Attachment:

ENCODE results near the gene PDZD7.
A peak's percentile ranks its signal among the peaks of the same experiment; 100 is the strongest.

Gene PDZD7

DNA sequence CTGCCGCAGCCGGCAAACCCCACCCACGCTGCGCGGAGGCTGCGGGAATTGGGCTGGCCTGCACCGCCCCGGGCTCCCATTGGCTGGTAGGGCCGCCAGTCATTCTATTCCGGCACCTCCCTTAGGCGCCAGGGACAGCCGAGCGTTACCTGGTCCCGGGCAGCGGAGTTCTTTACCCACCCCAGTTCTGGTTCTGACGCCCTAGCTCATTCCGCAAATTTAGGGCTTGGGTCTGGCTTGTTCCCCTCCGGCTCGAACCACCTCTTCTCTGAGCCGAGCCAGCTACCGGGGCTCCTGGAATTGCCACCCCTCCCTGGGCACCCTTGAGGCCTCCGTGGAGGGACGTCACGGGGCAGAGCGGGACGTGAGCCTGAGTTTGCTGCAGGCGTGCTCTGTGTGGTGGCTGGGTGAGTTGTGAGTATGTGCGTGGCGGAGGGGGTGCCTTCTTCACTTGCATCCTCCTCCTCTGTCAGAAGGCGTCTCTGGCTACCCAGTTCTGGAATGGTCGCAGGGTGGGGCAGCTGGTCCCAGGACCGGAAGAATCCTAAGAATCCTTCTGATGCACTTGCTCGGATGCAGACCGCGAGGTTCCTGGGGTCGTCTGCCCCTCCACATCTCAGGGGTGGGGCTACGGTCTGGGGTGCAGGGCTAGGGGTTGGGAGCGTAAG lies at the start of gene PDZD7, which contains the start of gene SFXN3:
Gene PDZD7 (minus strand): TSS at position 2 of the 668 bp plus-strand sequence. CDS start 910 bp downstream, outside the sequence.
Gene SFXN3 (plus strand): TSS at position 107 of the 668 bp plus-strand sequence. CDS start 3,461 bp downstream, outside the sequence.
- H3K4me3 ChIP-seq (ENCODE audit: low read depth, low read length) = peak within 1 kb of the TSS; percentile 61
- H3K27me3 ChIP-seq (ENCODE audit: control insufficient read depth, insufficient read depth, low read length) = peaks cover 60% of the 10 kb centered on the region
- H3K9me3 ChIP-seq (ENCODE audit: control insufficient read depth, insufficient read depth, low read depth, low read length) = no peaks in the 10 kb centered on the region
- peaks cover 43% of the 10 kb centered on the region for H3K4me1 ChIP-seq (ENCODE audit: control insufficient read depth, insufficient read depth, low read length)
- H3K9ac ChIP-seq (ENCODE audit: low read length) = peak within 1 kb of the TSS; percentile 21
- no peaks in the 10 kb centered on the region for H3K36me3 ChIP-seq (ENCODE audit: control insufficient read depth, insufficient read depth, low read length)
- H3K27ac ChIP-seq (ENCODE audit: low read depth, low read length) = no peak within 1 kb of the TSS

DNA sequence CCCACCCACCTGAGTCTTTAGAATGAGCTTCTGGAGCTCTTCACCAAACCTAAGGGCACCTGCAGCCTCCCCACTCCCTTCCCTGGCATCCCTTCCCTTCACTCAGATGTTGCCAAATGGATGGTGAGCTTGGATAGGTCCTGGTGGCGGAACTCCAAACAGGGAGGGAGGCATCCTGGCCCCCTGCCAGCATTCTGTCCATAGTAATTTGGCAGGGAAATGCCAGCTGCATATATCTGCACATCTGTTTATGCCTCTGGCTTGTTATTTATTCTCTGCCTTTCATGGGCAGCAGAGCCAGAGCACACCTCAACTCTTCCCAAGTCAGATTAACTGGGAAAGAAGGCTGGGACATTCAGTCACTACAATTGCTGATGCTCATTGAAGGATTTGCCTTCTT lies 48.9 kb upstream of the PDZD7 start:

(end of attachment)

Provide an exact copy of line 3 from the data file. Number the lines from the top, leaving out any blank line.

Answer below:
Gene PDZD7